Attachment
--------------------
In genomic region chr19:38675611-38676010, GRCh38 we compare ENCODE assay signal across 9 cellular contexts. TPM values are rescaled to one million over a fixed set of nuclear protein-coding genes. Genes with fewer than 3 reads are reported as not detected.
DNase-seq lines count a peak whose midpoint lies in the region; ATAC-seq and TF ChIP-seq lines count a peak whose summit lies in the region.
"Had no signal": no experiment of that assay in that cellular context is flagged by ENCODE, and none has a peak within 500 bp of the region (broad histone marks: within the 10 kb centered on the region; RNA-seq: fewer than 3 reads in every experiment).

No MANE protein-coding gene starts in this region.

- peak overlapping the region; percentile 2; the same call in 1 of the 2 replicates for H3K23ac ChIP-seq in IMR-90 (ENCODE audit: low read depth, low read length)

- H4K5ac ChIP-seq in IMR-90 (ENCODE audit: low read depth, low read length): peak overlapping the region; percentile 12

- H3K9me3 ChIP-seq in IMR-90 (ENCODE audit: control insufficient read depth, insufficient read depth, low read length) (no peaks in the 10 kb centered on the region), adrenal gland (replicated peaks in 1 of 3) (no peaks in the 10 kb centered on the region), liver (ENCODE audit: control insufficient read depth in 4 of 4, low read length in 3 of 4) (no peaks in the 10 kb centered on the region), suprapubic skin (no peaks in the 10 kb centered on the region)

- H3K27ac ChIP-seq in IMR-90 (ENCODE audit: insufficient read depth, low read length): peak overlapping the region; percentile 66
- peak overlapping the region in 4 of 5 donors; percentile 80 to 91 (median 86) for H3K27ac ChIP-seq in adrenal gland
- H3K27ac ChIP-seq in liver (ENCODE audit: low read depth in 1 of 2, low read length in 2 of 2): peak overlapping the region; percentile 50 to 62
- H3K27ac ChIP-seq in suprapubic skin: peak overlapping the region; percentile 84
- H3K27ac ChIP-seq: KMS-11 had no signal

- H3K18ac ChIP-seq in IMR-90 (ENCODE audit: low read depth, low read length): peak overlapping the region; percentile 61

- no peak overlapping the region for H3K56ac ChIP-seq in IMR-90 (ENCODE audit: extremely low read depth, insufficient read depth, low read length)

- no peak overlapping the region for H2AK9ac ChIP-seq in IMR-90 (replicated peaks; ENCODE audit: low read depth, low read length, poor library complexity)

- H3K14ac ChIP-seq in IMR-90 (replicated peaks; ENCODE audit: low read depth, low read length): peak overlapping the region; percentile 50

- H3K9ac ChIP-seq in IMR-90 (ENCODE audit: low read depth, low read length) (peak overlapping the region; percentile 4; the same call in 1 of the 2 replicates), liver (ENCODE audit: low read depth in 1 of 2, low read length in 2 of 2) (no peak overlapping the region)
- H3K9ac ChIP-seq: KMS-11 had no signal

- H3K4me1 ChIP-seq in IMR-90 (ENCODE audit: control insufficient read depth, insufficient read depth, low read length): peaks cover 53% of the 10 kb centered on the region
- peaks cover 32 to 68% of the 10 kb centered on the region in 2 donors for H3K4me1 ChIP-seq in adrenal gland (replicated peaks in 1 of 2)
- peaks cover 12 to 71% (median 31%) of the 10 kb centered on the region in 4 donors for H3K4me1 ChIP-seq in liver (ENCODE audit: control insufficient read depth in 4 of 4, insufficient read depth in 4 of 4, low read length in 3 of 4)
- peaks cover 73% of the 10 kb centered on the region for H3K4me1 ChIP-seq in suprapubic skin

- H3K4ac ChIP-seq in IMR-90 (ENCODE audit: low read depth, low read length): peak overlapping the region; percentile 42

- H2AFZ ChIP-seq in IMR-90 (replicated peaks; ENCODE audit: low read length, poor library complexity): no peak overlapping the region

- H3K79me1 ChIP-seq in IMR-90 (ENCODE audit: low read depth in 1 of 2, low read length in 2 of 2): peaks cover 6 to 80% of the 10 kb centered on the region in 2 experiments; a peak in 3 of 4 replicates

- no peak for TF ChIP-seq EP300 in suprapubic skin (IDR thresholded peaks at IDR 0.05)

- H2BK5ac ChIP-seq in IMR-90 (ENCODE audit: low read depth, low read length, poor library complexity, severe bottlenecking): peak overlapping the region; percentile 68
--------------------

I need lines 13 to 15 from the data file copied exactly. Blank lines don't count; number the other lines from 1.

- H3K18ac ChIP-seq in IMR-90 (ENCODE audit: low read depth, low read length): peak overlapping the region; percentile 61

- no peak overlapping the region for H3K56ac ChIP-seq in IMR-90 (ENCODE audit: extremely low read depth, insufficient read depth, low read length)

- no peak overlapping the region for H2AK9ac ChIP-seq in IMR-90 (replicated peaks; ENCODE audit: low read depth, low read length, poor library complexity)